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Hogan, guns and the attorneys general

During the recent gubernatorial campaign, The Sun and several thoughtful citizens were perplexed about the discrepancy between the National Rifle Association's notorious A- rating for Larry Hogan and the candidate's repeated promise that he won't overturn Maryland's gun law if elected. In fact, The Sun ran a commentary questioning how vigorously a Governor Hogan might enforce those laws. Now it's possible that the other shoe has dropped.

Reporter Erin Cox's "21 states hope to halt Md. law" (Nov. 22) describes an attempt by 21 state attorneys general to overturn Maryland's (as well as New York's and Connecticut's) stringent gun laws. Led by West Virginia's Patrick Morrisey, the officials have filed amicus briefs supporting challenges to Maryland's statute.

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What business, you may well be asking, is it of attorneys general in states as distant as Idaho or Missouri to meddle in a law that has no possible effect on the selling of firearms in their own states? Unless we buy into the hyperbolic stop-the-camel-before-he gets-his-nose-under-the-tent "logic" promoted by the gun lobby since the early 1990s, which seems to be the sum of Mr. Morrisey's explanations as quoted by Ms. Cox in the story, we have to conclude that they really are meddling in our business. While it's not uncommon for legal officers to file amicus briefs in controversial legal cases, this seems highly scripted, a means of supporting the gun manufacturers, the NRA and the gun lobby. It sure isn't about states' rights!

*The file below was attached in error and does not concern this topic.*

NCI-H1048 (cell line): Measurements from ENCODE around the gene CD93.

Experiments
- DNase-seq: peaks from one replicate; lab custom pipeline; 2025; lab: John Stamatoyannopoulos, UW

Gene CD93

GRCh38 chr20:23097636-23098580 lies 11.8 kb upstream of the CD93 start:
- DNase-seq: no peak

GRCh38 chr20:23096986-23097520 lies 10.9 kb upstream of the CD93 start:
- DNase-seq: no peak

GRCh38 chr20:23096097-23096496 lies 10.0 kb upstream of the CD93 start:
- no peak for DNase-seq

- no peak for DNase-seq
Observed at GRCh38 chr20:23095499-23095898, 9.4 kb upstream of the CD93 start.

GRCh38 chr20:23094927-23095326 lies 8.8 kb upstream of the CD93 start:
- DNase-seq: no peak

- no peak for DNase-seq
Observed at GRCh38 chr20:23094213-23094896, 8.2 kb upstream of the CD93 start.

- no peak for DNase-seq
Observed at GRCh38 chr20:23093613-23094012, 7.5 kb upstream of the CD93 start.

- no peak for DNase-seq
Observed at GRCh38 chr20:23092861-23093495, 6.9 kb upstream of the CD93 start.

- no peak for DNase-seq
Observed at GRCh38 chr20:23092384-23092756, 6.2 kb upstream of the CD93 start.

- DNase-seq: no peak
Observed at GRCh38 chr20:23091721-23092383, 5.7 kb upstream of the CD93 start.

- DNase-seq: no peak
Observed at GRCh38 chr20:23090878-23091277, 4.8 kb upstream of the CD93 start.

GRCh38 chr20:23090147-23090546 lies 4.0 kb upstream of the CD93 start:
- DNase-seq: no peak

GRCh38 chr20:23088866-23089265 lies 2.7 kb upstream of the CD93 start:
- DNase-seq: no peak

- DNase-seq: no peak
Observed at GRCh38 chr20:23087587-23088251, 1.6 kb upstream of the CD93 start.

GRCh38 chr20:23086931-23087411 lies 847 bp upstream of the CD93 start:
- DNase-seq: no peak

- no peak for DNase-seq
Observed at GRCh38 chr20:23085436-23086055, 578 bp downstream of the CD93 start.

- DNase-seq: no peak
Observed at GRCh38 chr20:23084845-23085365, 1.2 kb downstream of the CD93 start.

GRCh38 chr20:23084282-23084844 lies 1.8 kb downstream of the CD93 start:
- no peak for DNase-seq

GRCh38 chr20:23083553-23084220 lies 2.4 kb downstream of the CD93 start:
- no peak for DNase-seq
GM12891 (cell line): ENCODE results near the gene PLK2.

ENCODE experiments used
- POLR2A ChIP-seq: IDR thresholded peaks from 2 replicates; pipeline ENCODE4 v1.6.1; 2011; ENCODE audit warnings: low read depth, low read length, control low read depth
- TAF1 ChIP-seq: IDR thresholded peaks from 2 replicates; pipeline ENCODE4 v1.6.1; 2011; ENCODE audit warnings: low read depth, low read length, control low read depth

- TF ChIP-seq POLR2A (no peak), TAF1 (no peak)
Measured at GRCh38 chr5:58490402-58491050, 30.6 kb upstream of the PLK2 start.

So how does this bear on Governor-elect Hogan and his promise not to do anything to overturn our law? Well, if he knew this was in the pipeline (and he hasn't admitted that he did although as far as I know the question hasn't been put to him), his promise to do nothing to overturn the law may have been equivocal. If he knew attorneys general were going to carry the water for the gun interests and support a challenge our law, he could promise not to overturn a statute he knew someone else, not a Marylander, would challenge. So Mr. Hogan has something to explain to all of us. What did he know, when did he know it and how did that affect his promise not to overturn the gun law?

Fortunately, the defense of our law is in capable hands because Maryland's new attorney general, an able lawyer who supported the law while it was making its way through the General Assembly, will be responsible for defending it in court. But how much cooperation will Attorney General Brian Frosh get from the governor and his cabinet? And is our new governor off to a disingenuous start with his state?

David Dougherty, Timonium

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